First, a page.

The Importance of Self Care and Managing College Stress

Self-care has become a mental health buzzword in recent years, and for good reason: Healthcare professionals must learn to put on their own oxygen masks before assisting others. However, self-care is more than pedicures and cupcakes; it’s a deliberate, long-term practice to both help you feel better in the moment and have a better day tomorrow. We’ve curated some guidelines that can help you learn to care for yourself during nursing school and beyond.

  1. Live a healthy lifestyle.

It’s the key to keeping stress under control and avoiding burnout.

  • Sleep: When you’re stressed you might think of rest as optional, however rest and sleep are the most important ways to help your body and mind. Your body is going to find a way to get the rest it needs, either by you prioritizing regular sleep or by your body crashing under the strain of your exhaustion.
  • Exercise: Resting your body is important, and moving it is important, too. However, finding time for exercise can be difficult. Can you walk to classes instead of driving? Ride your bike to meet friends instead of taking a rideshare? Lift weights while listening to virtual lectures? These strategies will remain helpful once you’re working in the nursing field.
  • Healthy diet: Eating a variety of nutritious foods is crucial to overall health. Treats are fine, but if you notice yourself relying on less nutrient-dense foods, take-out, or even skipping meals, stop and think about how to prepare healthy meals ahead of time. Band together with friends to do a meal swap—have each person make an entree, then divide it among the group so everyone gets a portion of each dish. It’s a great way to share the labor and try some new foods!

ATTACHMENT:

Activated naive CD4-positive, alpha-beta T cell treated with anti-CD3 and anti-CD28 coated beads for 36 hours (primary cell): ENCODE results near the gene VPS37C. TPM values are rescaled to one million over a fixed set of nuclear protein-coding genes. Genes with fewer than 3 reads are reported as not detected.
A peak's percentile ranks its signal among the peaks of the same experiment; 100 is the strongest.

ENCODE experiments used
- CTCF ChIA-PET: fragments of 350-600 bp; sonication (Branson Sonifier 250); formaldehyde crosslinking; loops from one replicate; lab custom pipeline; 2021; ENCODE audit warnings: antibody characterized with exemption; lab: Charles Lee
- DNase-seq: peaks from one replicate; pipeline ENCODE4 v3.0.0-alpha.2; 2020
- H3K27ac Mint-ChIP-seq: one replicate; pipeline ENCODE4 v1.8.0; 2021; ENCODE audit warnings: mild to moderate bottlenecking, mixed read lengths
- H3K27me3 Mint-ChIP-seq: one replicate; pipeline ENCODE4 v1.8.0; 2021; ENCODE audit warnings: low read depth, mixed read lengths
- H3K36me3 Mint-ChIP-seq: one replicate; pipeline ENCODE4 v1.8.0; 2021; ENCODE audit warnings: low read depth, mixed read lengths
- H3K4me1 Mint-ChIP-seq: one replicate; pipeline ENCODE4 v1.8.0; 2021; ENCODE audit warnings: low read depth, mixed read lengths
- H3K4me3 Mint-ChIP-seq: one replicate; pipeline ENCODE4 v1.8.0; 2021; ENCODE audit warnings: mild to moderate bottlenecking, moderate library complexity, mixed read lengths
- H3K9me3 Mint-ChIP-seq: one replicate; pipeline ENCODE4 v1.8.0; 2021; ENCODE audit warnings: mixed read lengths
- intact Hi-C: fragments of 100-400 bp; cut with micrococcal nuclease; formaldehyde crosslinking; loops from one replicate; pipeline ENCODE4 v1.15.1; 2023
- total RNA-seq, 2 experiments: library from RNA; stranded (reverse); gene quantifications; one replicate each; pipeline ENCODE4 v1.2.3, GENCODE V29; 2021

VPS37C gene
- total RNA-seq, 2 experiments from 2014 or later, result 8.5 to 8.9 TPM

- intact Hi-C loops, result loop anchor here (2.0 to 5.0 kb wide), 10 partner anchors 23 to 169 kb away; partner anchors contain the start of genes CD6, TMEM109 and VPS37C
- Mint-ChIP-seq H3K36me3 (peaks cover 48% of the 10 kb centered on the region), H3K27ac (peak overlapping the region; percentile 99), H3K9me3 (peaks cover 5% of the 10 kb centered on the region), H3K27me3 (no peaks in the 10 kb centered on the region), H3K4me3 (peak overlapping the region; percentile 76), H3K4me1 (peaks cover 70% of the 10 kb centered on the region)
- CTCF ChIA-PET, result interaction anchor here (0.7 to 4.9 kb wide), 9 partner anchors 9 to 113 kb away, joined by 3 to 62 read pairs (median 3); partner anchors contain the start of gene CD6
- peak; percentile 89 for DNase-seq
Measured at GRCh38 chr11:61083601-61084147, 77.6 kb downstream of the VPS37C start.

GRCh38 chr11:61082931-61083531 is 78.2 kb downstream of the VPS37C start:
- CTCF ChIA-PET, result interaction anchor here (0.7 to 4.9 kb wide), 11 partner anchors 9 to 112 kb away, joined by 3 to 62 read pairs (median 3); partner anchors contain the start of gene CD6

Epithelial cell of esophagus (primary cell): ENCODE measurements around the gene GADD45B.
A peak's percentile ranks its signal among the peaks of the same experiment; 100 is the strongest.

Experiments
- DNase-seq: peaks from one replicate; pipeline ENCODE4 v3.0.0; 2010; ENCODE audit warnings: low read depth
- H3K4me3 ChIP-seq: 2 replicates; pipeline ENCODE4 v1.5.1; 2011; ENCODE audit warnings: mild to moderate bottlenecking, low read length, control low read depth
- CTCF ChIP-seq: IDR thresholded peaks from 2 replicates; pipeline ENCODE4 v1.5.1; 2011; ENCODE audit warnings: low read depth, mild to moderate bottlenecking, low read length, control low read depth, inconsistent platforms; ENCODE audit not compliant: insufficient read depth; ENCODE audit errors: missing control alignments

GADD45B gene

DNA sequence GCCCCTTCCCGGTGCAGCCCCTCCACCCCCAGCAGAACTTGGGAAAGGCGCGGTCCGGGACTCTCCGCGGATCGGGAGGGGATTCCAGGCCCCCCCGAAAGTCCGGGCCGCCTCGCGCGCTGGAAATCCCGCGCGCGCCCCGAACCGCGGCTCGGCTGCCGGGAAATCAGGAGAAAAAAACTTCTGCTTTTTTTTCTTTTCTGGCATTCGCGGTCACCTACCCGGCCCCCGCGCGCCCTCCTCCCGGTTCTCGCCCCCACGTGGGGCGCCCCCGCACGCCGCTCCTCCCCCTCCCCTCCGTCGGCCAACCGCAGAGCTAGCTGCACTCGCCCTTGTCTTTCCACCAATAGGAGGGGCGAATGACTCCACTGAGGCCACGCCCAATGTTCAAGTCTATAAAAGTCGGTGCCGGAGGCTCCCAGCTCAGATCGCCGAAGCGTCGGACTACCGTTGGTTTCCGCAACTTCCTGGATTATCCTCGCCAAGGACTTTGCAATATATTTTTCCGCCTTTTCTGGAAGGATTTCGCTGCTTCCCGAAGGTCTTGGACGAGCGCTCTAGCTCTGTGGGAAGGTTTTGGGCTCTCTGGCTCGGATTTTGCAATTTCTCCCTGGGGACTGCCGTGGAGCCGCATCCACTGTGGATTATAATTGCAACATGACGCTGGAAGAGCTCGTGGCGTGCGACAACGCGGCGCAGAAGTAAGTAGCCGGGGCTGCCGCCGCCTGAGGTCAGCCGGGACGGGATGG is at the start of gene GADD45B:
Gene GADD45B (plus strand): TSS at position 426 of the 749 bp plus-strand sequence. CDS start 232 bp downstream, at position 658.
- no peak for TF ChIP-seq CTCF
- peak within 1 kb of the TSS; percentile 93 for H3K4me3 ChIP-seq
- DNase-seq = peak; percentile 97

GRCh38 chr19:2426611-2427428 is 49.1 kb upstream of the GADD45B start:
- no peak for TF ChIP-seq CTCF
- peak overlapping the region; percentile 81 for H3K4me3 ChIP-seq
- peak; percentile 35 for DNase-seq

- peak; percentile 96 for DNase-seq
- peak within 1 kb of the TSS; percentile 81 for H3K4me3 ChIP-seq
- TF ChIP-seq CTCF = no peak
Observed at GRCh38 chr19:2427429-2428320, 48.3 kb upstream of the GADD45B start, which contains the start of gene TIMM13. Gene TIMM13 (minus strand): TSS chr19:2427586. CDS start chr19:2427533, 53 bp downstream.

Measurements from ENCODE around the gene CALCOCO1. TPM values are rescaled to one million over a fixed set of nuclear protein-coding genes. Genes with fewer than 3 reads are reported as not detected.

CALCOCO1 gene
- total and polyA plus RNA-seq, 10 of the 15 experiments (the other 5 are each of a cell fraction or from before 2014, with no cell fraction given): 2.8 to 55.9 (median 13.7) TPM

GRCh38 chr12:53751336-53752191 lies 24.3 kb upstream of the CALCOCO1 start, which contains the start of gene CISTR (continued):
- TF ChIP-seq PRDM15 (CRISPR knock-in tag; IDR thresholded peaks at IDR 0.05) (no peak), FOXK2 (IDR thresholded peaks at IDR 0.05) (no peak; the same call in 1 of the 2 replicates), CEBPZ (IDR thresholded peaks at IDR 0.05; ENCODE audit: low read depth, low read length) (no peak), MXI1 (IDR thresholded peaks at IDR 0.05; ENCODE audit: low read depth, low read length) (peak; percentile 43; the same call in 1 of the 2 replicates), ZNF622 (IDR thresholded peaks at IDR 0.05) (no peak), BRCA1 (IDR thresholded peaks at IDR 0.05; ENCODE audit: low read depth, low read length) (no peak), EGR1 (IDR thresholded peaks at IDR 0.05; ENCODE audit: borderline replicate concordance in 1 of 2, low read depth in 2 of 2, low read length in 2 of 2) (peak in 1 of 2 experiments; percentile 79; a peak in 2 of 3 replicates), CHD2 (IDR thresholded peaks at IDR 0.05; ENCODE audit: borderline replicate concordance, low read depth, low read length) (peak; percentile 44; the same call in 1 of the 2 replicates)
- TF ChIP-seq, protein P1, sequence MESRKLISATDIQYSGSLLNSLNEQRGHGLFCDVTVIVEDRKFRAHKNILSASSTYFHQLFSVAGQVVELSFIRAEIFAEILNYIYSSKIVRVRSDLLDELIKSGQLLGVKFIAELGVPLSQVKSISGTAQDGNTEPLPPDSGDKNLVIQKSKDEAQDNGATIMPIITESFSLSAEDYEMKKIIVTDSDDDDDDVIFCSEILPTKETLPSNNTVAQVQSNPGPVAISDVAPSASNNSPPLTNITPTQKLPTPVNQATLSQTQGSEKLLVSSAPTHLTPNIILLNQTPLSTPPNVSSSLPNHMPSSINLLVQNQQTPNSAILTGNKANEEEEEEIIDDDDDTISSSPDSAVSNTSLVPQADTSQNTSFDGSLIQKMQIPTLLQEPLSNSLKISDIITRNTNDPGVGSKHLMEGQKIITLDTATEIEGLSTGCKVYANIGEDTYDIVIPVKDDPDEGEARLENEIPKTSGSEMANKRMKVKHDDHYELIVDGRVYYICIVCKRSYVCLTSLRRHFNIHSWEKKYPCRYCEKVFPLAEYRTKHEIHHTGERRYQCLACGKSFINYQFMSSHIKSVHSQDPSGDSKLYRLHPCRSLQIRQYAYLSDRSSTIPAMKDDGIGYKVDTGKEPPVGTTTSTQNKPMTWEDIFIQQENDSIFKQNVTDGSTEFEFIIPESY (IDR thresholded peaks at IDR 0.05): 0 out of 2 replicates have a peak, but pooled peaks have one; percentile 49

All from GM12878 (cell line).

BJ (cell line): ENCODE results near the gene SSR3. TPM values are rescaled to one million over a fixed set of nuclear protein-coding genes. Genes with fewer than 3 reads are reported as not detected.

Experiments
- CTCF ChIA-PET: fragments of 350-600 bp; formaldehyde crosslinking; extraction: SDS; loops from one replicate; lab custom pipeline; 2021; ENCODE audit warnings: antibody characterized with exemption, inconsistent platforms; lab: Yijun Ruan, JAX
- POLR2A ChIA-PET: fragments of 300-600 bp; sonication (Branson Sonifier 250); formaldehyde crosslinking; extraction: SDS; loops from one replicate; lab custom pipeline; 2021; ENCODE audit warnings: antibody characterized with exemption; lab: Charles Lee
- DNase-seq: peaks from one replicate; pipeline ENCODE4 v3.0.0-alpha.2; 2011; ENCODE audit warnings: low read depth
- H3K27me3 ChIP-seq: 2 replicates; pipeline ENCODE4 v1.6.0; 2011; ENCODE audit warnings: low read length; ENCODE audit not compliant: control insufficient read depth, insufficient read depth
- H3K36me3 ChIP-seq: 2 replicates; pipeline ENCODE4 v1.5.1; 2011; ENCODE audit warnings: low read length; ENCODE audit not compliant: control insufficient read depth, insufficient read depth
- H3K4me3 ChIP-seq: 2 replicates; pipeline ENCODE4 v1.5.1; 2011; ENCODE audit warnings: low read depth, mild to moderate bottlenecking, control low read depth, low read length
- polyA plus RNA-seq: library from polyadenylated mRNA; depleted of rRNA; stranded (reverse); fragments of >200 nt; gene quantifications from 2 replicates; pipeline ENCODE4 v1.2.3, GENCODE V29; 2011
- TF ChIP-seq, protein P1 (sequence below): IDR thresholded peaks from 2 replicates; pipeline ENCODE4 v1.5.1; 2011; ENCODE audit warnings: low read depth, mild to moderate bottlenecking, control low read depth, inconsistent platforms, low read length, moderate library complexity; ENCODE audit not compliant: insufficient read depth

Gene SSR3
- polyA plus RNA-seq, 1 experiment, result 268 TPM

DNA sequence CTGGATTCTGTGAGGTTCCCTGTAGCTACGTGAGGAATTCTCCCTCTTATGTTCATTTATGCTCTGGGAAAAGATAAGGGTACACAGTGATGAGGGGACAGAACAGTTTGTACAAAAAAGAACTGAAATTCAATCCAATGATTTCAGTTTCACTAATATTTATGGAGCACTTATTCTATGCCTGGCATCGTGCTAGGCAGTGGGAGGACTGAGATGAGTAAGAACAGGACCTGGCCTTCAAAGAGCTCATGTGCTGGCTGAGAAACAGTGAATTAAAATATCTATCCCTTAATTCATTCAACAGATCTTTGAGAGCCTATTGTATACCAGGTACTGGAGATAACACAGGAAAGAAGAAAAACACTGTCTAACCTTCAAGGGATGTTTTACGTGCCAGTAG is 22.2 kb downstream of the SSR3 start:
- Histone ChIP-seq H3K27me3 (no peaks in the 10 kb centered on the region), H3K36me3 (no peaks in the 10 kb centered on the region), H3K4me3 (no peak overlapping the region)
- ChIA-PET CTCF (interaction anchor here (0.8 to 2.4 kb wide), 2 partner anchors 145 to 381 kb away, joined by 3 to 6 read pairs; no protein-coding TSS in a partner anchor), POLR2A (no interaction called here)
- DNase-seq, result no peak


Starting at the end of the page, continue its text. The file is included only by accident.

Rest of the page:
1. Find activities that ground you.

When you feel like your thoughts are going a thousand miles an hour, it’s important to know which activities help ground you. Brainstorm quick activities you can do daily and bigger undertakings that you might do once a month. Here are a few ideas to get you started:

  • Journaling is a great way to reflect on your thoughts and emotions. Consider which type of journaling feels most helpful, whether it’s using an app on your phone, a small paper journal that you keep with you, or a fancier journal that provides a sense of ritual when you write.
  • Many students have heard of mindfulness, yet they mistakenly think that knowing about it yields the same benefits as practicing it. Lots of apps are available to help you start small, such as with a two-minute mindfulness session, and then build from there.
  • Physical activity provides a great way to stay connected socially and get some exercise. Intramural sports leagues allow you to meet new people and practice working as a team.
  1. Take breaks.

Be intentional about carving out time for yourself; mental rest can be as important as physical rest. After a break you’ll be refreshed and ready to take on a new challenge.

  1. Learn good time-management and organization skills.

This might not seem like self-care, but it absolutely is because of the impact on your stress level and anxiety. While sorting through a backlog of emails will take longer today, after you’ve done it you’ll save yourself time and decrease the risk of losing a message or missing an important deadline. Ask yourself, “What can I do today that will make tomorrow 15% easier for me?” Then do it!

Be good to yourself!